For both internal Soviet and internal American reasons Washington needed to deliver some sharp warnings to Moscow. But now that the alarm has been sounded, it makes sense to look carefully at what the Russians have been up to.
Recent examples of bad Soviet behavior turn out to be both marginal and murky. They require discriminating responses, not blunderbuss rhetoric - a little night music, not Beethoven's Ninth Symphony.
The starting point for analysis is the internal American situation. President Carter came to office with the United States winding down its presence in Asia and the Panama Canal. He then staked out numerous goals - in arms control, arms sales, human rights, nuclear proliferation, the Middle East and other matters - from which he has been obliged to retreat.
So the impression is around that he is weak, hesitant and indecisive. That is bad enough here, where the hawks and right-wingers use the atmosphere to block any steps toward peacefully agreement - particularly with the Soviet Union.
The impression has even worse consequences in Russia because of internal political conditions. The declining health of President Leonid Brezhnev means that the Soviet Union has already entered into a period of leadership transition that may last for another year or two.
In times of transition, power inevitably developes upon the army, the police, the party hacks and other upholders of toughness and orthodoxy. For no aspirant leader wants to be seen fighting those forces of law and order. So without necessarily designing to be aggressive, the Soviet Union is prone to drift into self-assertion.
As it happens, there has been a pronounced drift recently. I do not refer to the buildup in Europe or on the Chinese border. Both of those are activities started years ago and going forward without any significant new impulse.
But recently the Russians and Cubans have been very bold in helping Ethiopia resist aggression from Somalia in the Horn of Africa, The Russians seem to be taking advantage of the coup in Afghanistan. They put one in the eye of the United States with the severe sentencing of dissident scientist Yuri Orlov, and they may be preparing stll worse in the Scharansky and Ginzburg cases.
So the shots across the bow recently delivered by the president, the vice president and Zbigniew Brzezinski, the president's national security adviser, serve a double purpose: They show Americans this administration has some mettle, and they warn the Russians that trouble - serious trouble - may be in the offing.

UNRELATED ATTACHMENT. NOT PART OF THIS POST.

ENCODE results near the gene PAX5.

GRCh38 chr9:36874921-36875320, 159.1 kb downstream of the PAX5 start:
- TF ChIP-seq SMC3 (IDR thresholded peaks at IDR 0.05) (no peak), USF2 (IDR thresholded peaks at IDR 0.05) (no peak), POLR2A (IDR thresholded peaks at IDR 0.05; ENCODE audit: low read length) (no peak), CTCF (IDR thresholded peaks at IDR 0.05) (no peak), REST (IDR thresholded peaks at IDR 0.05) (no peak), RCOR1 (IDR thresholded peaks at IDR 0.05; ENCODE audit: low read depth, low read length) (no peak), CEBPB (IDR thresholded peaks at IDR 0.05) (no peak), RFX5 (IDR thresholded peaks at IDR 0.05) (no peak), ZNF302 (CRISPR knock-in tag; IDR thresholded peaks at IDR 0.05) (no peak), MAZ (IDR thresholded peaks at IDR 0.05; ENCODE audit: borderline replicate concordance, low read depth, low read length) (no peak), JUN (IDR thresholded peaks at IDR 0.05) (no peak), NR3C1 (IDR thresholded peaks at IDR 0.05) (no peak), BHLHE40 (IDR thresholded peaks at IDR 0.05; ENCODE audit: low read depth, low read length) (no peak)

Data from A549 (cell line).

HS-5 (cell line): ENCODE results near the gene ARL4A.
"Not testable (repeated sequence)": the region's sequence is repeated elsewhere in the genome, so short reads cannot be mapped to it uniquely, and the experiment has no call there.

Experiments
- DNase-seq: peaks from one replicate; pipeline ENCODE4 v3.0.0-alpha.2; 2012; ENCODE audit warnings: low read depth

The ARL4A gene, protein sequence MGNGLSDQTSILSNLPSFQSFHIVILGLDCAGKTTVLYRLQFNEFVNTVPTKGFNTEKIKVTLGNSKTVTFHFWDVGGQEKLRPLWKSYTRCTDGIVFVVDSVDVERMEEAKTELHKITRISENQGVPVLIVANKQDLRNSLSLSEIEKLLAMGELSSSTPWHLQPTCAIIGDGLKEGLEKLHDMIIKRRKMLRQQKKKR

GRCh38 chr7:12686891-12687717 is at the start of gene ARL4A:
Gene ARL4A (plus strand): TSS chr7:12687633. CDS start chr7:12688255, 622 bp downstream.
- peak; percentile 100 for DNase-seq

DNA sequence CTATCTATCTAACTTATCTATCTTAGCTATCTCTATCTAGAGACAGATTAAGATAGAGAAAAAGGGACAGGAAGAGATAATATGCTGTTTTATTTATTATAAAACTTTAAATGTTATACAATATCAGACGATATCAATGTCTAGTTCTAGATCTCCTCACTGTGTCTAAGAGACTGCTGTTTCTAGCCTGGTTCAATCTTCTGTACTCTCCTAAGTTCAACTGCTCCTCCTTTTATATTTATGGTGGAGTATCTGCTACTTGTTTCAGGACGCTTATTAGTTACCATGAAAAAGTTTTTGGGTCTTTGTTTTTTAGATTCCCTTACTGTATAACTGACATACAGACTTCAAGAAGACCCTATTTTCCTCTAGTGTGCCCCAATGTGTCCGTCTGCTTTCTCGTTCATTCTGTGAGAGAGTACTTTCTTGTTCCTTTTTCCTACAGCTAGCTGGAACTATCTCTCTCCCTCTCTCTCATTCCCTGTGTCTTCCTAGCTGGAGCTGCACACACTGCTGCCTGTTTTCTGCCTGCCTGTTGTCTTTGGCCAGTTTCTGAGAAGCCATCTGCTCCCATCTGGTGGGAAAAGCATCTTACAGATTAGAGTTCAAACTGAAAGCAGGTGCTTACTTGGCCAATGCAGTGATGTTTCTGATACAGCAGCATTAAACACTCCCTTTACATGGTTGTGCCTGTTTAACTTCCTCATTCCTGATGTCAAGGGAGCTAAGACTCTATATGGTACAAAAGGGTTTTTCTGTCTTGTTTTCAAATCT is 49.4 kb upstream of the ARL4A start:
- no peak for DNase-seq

But a continuation of generalized, across-the-board warning can only confirm the doubts of those who question Carter's resolution. What is required now are specific steps that make the Russians pay for the risks they have been taking.
Cuba is the most obvious target. Without going into the details of exactly who did what to whom in Angola, it is clear that the Cubans - with a third of their armed forces in Africa - are playing a role way out of proportion to their size in the world and their proximity to the United States. Fidel Castro needs to be taught the lesson of Finlandization - the lesson that tiny countries next to great powers should behave with circumspection.
A first step in that direction - now long overdue - is to end the liaison mission set up to normalize relations between the two countries. A second is to mount economic pressures so that the Russians have to pick up in hard currency the full Cuban tab. That way the Cubans themselves will come to learn how much adventures in Africa cost them in the way of development foregone at home.
This country clearly has no stomach for direct intervention in Africa. But there is nothing the matter with economic assistance for Africans who want to help themselves. Nor is it wrong to help European countries who are prepared to intervene on the ground. Indeed, one of the things French President Valery Giscard d'Estaing said to Carter was that the United States should be more forthcoming in providing financial aid for African ventures that are now beginning to strain French resources.
As to Afghanistan, what happened there is perhaps so unclear that more watchful waiting is in order. But at some point the United States should reaffirm its interest in the territorial inviolability of Iran and Pakistan - particularly in the latter case if a deal can be worked out whereby nuclear power is given up for economic aid.
A principal virtue of dealing with the Russians on a tit-for-tat basis is that it saves the great enterprise in which all of us have a stake: the strategic arms limitation talks. Indeed, unless the administration moves quickly to a measure-for-measure approach, SALT itself could be washed away in a self-induced,popular wave of anti-Soviet hysteria.